Richard Dragon is a fictional character who appears in DC comics. I’m a little sad he’s fictional because Dick Dragon would be an awesome name to have in real life. Richard Dragon, as one might guess from his last name and stereotypes within our culture, is a martial arts expert. He used to be a thief, but he straightened out and became a fighter. He’s reportedly one of the best martial artists in the DC Universe. He trained Batman!

Also, in the 1970s Richard had his own comic called “Richard Dragon, Kung Fu Fighter.” That’s just awesome (and so very 1970s).

Sir Richard Branson

I’m sure you’ve heard of Richard Branson. He’s an obscenely rich British businessman (4th richest in the UK, apparently) who uses sexual double entendres as often as possible. His main ventures are named Virgin [insert whatever here] and his business books all have rather lewd titles. He’s made several world record attempts (many of them successful), which usually involve quickly crossing bodies of water in various vehicles. Like any good rich person, he’s also involved in a variety of humanitarian works. All in all, he’s a rather brash, colorful  character.

Wednesday 6 February 2013

Richard III and His Bones

Yesterday, 4 February 2013, was a special day: it was confirmed that archaeologists had found the bones of England’s King Richard III. Huzzah! In my circle of friends, family, and acquaintances, I am the biggest Richard III fan anyone knows, so I had people e-mailing the link to me all day. It was awesome to know so many people think of me when they think of Richard III. I have truly touched greatness ; )

Anyway, I’m going to provide a little play-by-play concerning the skeleton. I’m not a medical doctor, but I love Richard III, so here goes.

All pictures are from CNN via the University of Leicester.

This lovely shot of the full skeleton reveals that Richard III had some serious scoliosis. This gives some credence to the so-called Tudor Myth that Richard was a hunchback. He wasn’t a hunchback of the Quasimodo variety, but he would have had one shoulder higher than the other. He also probably would have been in substantial pain (not necessarily 24-7, but with a spine that curved he can’t have been comfortable), so maybe he didn’t have the friendliest visage around town. However, Richard’s skeleton offers no proof that he had a tail or spent two years gestating in his mother’s uterus, so we’re going to have to concede that the Tudor Myth contains both fact and fiction. Really, all the best myths do.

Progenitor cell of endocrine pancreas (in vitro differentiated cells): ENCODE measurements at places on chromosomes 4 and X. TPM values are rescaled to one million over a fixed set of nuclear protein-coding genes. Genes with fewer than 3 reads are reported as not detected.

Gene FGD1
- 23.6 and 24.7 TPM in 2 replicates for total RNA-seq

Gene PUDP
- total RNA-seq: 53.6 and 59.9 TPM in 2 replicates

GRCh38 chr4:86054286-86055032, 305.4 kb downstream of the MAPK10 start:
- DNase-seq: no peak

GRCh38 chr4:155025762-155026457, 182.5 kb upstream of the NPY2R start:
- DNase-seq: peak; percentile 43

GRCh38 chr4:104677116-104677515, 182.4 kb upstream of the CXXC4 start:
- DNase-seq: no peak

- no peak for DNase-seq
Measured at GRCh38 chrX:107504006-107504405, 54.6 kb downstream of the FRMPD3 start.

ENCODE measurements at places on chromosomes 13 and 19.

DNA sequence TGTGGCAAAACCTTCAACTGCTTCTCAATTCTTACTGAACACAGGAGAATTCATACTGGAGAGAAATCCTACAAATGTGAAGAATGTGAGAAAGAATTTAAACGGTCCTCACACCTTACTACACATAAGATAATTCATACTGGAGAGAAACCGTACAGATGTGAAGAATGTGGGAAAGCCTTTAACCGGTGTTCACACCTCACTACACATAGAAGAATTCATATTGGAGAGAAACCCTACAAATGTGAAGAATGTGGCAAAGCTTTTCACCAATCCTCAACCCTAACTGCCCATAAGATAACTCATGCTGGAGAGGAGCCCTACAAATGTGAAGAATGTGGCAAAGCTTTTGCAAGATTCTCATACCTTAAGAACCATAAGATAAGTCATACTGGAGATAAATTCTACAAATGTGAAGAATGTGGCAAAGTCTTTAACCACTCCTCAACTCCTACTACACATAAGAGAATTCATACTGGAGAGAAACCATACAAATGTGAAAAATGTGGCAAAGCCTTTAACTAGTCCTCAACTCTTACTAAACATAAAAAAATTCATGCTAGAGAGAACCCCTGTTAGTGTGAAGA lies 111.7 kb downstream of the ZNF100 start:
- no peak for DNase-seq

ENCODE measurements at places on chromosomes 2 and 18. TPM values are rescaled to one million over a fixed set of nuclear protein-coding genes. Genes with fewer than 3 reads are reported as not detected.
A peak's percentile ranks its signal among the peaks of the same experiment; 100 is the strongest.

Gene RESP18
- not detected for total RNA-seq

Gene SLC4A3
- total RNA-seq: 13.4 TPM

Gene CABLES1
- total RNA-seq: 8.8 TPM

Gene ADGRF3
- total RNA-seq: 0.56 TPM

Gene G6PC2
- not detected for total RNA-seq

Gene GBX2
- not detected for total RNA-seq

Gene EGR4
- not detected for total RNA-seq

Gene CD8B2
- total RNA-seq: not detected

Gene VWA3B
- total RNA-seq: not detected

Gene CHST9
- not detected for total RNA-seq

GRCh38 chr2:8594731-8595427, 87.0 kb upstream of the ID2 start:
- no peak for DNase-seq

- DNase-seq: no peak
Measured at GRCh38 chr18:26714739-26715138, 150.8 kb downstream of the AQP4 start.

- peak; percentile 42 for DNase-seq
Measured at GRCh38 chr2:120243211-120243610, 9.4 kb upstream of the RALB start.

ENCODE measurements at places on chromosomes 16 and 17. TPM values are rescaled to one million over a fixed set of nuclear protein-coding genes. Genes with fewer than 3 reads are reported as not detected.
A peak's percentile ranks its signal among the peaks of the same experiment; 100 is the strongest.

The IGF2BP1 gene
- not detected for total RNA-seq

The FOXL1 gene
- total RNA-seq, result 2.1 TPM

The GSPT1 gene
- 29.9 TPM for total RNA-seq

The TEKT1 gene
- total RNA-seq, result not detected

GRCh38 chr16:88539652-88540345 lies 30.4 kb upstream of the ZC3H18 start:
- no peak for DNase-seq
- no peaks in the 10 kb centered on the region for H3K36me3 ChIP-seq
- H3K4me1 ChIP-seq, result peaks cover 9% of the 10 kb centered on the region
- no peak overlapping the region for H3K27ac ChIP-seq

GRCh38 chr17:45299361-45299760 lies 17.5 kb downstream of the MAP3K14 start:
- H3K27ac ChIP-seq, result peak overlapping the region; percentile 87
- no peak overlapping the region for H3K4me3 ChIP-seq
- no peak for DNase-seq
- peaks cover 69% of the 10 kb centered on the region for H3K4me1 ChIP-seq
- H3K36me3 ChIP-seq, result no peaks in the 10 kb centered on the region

Scoliosis also affected Richard’s height. Presumably he would have been a bit stooped and the disease might have stunted his growth a little. Strangely enough, none of the news articles I read gave a height for Richard (surely they measured the bones?), but it’s safe to say he was shorter than his elder brother, Edward IV, who supposedly clocked in at over six feet tall.

The death blow. Richard’s skull has injuries to the right cheek and a big old hole at the top. Sounds like Richard died from blunt force trauma to the head – or getting smacked upside said head with a halberd (a nasty medieval weapon that is basically an axe on a big stick). No word on horses, but I don’t think one would have made a difference (sorry Shakespeare).

The bones do show evidence of mistreatment after death, which is consistent with historical accounts. There are cuts on various bones (such as the ribs) that suggest the victorious Tudor party had some fun with their enemy’s corpse. In addition, the head archaeologist (Richard Buckley) speculated that Richard’s hands were tied together (based on their placement when the body was discovered). This further suggests Richard’s body was subjected to some indignities.

Now where is the body going to rest? I’ve heard some people call for Westminster Abbey, but burial in Leicester Cathedral is almost guaranteed. Leicester Cathedral already has a memorial to Richard; putting his body underneath the rock wouldn’t be terribly difficult. I think a more interesting question is whether there’s going to be a funeral – and, if so, what kind. Richard, like the majority of medieval Europeans, was Catholic, but England is now a Protestant nation. Maybe a joint Anglo-Catholic funeral?

The other thing I find interesting is that the Richard III Society plans to use the discovery of the body to launch yet another case to rehabilitate Richard’s reputation. Okay. I understand using publicity for Richard to achieve publicity for your cause, but we found his bones, people, not a pile of letters he addressed to the “Princes in the Tower” in August 1485. We also now know Richard was a hunchback (so to speak): this actually gives legs to the Tudor Myth rather than contradicting it. I imagine Richard’s bones will renew cries to re-examine the princes’ bones, which are in Westminster Abbey and were last checked out in the 1930s. Whether those bones are the princes or not, though, the debate will never be over. The bones don’t have “we died in 1483” written on them, so even proving who they are doesn’t prove when they died. And if, by some chance, they aren’t the bones of the princes…. Well, maybe those guys are under a parking lot, too.

Finally, it is worth noting that Richard probably overcame a fair amount of hardship. His severe scoliosis would have made wearing armor, riding a horse, and waging war painful, so props to him. Granted, Richard didn’t have a lot of choice since he was a member of the military, noble class, but it couldn’t have been easy. Achieving the throne is rather impressive, too. Medieval thought linked an ugly appearance with an ugly soul (somewhat similar to the idea that leprosy – a disfiguring disease – was the result of sin on the part of the sufferer), so Richard sort of had the deck stacked against him. It took great force of will to get where he did. So yeah, Richard III probably was a cold, realpolitik-esque, heartless bastard. Most winners (even if their victory is short) were.